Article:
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Members approve addition of 3 bridges and a factory
The Calgary Heritage Authority met Oct. 12 to discuss historical sites around the city.
The members voted unanimously to add several structures to the Inventory of Evaluated Historic Resources, including: John Hextall (Shouldice) Bridge, St. George's Bridge, Canadian Northern Railway bridges (Bow River and Ogden Road) and Original Riverside Iron Works.
The Inventory of Evaluated Historic Resources is a list of sites throughout the city which are recognized for being historically significant to Calgary. With the new additions, there are around 700 items on the list.
Who is the Calgary Heritage Authority?
The Calgary Heritage Authority is composed of 12 members of the public who are appointed by city council. They meet monthly to discuss potential historic structures in the city. They also identify sites that represent landmarks in Calgary's history, such as the 1950s Eamon's gas station located on Crowchild Trail.
Committee members work with property owners to help preserve the architecture and meaning of sites. This could include incorporating old materials into new building designs.
"If you want to keep things, you make them usable," said Michelle Reid in the meeting. She is a project manager from the City of Calgary parks department.
Why these bridges?
Heritage Authority member Jim Cullen, said in the meeting that the Evaluation and Review Committee recommended the John Hextall bridge for its symbolical value. The bridge is a relic from the growth of the Bowness community.
Cullen said it was also a part of the street-railway system, which allowed transportation within Calgary and contributed to its development. Currently, it is used for vehicles, cyclists and pedestrians.
Joining the John Hextall Bridge is the St. George's Bridge. The bridge was instrumental in making St. George's Island one of the most popular parks in Calgary, Cullen said. It's also a main entrance to the Calgary Zoo.
The Canadian Northern Railway bridges located on the Bow River and Ogden Road were also approved. They contributed to Calgary's economic boom right before the First World War, Cullen said. The bridges allowed the Canadian Northern Railway – now called the Canadian National Railway – to enter Calgary and position it as a major distribution centre, Cullen said.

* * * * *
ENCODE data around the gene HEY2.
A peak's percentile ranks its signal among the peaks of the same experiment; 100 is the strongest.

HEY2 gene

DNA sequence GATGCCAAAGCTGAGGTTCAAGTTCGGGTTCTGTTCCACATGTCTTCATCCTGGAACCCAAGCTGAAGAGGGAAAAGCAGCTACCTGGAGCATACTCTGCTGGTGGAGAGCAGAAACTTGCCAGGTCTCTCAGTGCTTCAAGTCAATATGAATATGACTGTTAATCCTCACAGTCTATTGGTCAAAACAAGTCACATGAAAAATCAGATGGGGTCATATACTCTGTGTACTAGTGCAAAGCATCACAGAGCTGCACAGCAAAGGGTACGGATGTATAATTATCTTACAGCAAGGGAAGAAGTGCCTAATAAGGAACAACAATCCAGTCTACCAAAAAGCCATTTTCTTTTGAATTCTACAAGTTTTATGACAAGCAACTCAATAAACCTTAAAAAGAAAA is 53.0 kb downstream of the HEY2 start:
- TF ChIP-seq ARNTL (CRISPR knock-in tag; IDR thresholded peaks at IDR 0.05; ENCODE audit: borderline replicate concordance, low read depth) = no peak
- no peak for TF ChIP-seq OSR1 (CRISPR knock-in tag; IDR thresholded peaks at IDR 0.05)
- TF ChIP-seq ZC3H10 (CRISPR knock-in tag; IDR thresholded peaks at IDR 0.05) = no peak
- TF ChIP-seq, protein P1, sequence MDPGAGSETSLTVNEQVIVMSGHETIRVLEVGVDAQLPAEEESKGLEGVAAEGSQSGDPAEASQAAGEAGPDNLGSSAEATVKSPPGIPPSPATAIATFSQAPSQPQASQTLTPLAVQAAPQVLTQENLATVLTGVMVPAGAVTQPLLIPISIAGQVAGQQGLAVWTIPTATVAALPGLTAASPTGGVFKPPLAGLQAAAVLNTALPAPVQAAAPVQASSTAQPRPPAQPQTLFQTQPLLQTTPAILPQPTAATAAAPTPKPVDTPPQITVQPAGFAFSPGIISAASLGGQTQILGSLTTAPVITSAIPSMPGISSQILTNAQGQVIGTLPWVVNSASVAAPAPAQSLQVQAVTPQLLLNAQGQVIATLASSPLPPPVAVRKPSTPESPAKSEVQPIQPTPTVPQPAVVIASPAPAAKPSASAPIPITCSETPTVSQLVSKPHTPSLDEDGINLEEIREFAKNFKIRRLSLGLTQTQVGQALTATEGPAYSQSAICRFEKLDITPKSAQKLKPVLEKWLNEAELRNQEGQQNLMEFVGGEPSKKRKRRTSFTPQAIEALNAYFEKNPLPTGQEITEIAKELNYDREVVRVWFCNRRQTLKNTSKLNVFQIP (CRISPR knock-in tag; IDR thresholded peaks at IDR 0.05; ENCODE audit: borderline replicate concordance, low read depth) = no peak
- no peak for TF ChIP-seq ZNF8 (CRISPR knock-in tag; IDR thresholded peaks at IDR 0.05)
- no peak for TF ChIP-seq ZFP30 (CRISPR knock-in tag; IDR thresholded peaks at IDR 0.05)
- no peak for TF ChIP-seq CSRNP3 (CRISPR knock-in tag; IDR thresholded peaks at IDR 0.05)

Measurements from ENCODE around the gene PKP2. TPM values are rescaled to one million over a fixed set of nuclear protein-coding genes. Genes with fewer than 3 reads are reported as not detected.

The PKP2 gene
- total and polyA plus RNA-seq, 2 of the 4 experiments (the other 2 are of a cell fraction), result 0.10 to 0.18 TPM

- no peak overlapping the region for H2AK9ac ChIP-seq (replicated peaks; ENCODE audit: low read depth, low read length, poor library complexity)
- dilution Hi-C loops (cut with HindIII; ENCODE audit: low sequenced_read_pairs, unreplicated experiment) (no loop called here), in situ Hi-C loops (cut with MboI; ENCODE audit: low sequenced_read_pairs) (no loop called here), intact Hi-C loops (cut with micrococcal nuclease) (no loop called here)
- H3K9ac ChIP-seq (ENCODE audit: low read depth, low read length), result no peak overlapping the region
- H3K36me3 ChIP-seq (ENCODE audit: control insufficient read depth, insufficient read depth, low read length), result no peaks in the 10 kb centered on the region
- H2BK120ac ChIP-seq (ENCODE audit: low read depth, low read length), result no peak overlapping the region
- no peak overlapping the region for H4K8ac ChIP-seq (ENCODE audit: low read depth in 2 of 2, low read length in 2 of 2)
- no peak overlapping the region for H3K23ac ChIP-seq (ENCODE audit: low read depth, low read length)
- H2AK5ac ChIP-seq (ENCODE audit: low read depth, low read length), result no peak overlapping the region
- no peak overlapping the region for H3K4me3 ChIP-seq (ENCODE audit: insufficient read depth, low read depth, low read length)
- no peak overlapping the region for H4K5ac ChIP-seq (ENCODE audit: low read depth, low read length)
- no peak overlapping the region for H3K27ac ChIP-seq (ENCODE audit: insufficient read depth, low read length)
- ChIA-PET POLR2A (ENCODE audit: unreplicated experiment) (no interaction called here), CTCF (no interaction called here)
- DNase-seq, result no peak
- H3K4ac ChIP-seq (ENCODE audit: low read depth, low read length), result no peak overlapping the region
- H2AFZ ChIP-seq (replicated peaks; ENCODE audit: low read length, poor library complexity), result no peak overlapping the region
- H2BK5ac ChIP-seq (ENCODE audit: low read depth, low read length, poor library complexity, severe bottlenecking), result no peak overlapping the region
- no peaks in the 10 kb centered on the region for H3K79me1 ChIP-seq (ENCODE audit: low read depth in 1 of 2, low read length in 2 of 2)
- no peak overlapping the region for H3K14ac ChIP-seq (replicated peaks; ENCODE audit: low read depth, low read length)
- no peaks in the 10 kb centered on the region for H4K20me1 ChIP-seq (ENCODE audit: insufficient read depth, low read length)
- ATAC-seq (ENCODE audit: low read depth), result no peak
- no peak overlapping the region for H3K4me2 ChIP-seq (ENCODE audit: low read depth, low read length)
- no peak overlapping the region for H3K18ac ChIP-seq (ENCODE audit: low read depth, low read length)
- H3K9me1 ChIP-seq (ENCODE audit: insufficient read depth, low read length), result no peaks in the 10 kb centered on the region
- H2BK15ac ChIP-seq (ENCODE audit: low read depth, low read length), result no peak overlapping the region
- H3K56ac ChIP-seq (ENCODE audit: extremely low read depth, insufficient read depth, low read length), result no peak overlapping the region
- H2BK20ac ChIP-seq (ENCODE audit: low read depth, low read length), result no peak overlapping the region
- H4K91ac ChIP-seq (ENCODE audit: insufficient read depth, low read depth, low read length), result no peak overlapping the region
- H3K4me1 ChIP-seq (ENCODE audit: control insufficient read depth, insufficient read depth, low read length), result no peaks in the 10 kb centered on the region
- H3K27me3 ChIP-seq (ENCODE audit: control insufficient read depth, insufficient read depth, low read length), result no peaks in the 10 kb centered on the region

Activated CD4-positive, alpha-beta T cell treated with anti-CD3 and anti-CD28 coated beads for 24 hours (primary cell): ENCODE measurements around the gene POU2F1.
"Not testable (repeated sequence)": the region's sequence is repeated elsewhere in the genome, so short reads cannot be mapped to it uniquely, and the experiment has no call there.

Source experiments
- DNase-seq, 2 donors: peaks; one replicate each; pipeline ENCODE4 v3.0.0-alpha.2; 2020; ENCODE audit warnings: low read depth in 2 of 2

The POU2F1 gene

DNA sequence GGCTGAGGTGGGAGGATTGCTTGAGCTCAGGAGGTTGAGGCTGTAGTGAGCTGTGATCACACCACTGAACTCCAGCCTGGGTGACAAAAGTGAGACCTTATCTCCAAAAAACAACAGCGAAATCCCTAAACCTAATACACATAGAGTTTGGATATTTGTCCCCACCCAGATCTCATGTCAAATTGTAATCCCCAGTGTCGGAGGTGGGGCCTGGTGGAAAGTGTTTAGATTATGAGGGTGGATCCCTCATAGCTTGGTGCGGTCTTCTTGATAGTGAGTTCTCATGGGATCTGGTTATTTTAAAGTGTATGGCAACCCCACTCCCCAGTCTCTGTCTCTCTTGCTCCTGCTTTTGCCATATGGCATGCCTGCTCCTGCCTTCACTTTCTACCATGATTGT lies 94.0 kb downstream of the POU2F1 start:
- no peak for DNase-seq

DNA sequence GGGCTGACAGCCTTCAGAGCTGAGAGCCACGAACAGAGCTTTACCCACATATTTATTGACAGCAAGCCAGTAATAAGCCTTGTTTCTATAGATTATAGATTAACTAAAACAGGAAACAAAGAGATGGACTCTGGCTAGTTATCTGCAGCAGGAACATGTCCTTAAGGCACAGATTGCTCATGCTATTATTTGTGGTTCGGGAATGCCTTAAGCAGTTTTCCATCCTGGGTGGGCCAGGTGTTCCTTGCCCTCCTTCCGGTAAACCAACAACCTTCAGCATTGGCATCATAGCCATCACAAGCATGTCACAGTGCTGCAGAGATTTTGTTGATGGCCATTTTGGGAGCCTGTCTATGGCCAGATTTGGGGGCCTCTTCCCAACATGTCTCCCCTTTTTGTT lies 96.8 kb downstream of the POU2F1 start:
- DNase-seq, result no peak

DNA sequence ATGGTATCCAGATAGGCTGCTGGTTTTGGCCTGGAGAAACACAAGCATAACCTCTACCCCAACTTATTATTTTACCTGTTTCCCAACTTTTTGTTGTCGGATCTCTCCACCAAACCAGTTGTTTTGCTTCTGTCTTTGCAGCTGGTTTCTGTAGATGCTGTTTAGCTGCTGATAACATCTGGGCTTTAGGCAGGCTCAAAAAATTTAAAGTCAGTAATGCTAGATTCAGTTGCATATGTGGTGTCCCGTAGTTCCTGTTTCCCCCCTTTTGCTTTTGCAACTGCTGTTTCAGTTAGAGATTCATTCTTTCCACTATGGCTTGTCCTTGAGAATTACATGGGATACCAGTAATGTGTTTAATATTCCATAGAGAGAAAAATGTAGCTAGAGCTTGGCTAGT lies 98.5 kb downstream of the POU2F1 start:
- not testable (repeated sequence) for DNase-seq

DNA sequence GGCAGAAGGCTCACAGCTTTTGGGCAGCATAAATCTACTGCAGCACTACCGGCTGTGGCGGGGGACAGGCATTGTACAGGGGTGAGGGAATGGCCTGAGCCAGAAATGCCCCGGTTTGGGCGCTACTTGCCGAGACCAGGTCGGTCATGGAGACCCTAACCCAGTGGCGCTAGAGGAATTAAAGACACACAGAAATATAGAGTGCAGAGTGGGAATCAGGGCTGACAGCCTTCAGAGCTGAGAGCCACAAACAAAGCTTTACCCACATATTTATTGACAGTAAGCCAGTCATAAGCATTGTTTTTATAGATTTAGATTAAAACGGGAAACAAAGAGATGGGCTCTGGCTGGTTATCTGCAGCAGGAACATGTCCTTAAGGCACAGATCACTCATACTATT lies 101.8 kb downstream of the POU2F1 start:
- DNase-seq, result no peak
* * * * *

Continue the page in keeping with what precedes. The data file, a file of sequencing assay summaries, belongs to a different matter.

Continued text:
The only non-bridge structure added today was the original Riverside Iron Works. The building is one of only two surviving metal factories from before the First World War in Calgary. It employed machinists, blacksmiths, founders, engineers and welders from neighbouring communities, Cullen said.
The Heritage Authority said it isn't done adding bridges to its inventory. Member Lesley Beale suggested in the meeting that Calgary's suspension bridges should also be added because the design is distinct to Calgary.
Protection isn't guaranteed
Being on the Inventory of Evaluated Historic Resources list doesn't guarantee protection from demolition, said Scott Jolliffe, chairman of the Heritage Authority.
The inventory is considered a watch list, said Jolliffe.
When the owner of an inventoried structure applies for a renovation or demolition permit the Calgary Heritage Authority is notified.
The members then work with the owner to consider the best way to preserve the history, he said. This could mean using parts of the old design in the new work or compiling photographs of the building before it's bulldozed.
The only way a structure with historic significance can be protected from demolition is if it has been legally protected through a bylaw, said Jolliffe.
The Calgary Heritage Authority plans to meet again on Nov. 9, and is currently considering the addition of terracotta pieces from the old Calgary Herald building, weeds from the Reader Rock Garden, Eamon's sign and building and the Centre Street Bridge lions.